Brief Fact Summary. Congress passed Title II of the Housing and Rent Act in 1947 to control rent in areas experiencing a housing deficit due to World War II. A landlord increased rent after hostilities ended in 1946 and the tenants brought suit to enjoin the violations. The Supreme Court of the United States agreed with the tenants.
Synopsis of Rule of Law. The war powers in Article I Section: 8 of the United States Constitution confer very broad authority to initiate whatever measures deemed necessary to provide for the national defense in peacetime as well as in wartime. This includes the ability to remedy conditions which war created.
The constitutionality of action taken by Congress does not depend on recitals of the power which it undertakes to exercise.View Full Point of Law
Issue. Should Congressional war powers extend after hostilities end to remedy conditions caused by war?
Held. Justice Douglas opinion: Yes. District court judgment is reversed.
Congress must be able to use its war powers to remedy the situation caused by war because consequences can be just as severe immediately after war as they were when hostiles were formally under way.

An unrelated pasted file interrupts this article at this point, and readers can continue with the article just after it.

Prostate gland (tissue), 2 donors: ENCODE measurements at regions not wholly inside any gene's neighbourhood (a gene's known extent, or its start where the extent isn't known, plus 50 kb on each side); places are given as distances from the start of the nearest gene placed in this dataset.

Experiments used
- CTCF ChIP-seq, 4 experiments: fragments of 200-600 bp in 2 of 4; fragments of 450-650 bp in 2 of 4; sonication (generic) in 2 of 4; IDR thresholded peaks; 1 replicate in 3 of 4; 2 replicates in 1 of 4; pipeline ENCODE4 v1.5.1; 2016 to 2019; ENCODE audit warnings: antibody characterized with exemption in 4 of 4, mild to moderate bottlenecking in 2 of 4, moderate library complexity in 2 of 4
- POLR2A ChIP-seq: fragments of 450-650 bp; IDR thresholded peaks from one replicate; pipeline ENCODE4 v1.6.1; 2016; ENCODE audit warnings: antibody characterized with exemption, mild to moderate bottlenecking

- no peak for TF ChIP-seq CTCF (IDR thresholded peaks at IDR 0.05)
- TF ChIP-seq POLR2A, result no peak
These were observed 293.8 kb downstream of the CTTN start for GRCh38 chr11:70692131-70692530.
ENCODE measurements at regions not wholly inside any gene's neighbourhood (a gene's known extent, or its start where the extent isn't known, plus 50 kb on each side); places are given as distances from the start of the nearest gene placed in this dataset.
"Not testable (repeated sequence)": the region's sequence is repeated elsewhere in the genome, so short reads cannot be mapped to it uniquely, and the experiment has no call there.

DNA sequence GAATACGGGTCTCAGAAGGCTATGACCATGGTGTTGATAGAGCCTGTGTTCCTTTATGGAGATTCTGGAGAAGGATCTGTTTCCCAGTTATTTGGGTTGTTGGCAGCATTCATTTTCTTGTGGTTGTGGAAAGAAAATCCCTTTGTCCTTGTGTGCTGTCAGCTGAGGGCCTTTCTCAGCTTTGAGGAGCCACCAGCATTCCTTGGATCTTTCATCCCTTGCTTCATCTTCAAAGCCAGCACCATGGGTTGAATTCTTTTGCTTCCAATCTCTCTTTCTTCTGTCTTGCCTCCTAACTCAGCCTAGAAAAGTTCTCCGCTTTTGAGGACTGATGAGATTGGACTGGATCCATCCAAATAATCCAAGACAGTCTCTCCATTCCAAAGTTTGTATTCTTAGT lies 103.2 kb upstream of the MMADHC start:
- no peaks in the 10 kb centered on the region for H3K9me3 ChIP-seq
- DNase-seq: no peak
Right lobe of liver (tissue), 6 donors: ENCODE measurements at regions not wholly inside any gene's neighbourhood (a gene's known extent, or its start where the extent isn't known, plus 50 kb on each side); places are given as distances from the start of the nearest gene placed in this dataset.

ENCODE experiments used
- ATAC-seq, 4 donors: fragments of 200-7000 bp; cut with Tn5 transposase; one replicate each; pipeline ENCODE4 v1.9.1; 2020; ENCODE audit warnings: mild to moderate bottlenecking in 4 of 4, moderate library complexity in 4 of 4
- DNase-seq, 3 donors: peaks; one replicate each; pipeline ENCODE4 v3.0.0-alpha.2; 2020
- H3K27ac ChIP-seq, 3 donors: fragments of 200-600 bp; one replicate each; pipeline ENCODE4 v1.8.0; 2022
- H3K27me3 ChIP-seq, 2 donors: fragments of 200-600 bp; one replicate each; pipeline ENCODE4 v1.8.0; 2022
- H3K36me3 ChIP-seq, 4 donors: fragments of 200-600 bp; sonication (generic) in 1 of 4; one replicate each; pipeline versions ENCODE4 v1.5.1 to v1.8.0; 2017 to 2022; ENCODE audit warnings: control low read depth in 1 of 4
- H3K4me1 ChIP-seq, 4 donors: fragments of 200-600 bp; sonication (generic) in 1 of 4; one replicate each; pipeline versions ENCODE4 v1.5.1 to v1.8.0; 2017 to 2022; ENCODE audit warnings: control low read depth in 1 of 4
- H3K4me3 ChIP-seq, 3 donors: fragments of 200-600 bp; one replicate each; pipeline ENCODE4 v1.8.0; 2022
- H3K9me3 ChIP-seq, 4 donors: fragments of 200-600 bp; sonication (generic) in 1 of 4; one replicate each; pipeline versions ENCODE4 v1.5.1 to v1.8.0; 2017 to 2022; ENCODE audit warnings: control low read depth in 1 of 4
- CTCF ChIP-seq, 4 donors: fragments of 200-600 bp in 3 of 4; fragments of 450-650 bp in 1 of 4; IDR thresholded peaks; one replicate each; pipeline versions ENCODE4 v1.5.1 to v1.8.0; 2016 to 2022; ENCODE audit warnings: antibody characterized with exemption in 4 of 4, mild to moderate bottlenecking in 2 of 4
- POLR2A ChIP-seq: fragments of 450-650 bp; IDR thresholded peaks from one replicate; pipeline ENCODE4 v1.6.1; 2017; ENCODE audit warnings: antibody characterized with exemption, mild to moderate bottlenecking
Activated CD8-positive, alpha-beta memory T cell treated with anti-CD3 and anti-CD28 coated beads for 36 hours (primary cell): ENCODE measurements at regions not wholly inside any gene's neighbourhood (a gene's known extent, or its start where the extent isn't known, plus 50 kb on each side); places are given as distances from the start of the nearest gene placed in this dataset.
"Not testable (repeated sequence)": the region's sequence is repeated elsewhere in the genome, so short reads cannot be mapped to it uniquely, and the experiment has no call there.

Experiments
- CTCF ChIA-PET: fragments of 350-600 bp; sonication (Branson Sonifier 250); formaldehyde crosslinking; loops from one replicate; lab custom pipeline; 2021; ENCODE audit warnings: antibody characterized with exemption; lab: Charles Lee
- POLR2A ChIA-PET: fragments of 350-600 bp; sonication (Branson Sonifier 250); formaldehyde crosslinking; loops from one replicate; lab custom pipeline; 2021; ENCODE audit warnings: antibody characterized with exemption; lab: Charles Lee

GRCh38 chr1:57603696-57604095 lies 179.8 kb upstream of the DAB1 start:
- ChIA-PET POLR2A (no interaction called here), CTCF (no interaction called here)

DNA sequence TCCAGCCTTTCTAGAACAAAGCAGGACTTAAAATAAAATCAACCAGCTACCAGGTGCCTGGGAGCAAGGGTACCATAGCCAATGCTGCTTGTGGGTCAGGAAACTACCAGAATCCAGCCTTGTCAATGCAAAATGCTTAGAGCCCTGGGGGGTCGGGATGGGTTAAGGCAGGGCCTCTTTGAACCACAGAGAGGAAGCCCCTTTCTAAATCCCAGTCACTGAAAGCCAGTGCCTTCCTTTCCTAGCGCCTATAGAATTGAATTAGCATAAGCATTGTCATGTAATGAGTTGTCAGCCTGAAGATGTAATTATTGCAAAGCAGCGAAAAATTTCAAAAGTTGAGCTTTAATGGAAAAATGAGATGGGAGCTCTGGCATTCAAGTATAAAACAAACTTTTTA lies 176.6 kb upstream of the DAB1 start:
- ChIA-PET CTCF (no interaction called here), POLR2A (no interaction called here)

Effects of war can last for years, and if war powers are used to treat those wounds for years, then many civil liberties would be overlooked. The court trusts that Congress would not abuse that power and that they are alert to their constitutional responsibilities.
Concurrence. Justice Jackson concurring: The result of the case is correct because the country was still technically in a state of war. Armies were abroad and there were no peace terms with the enemy. He is not, however, willing to hold that war powers can be indefinitely prolonged merely because the effects are long lasting.
Discussion. The court saw that the housing shortage was largely caused by the war effort and the tight correlation between the damage and the cause justified the Government asserting its vague “war powers” as justification for its action.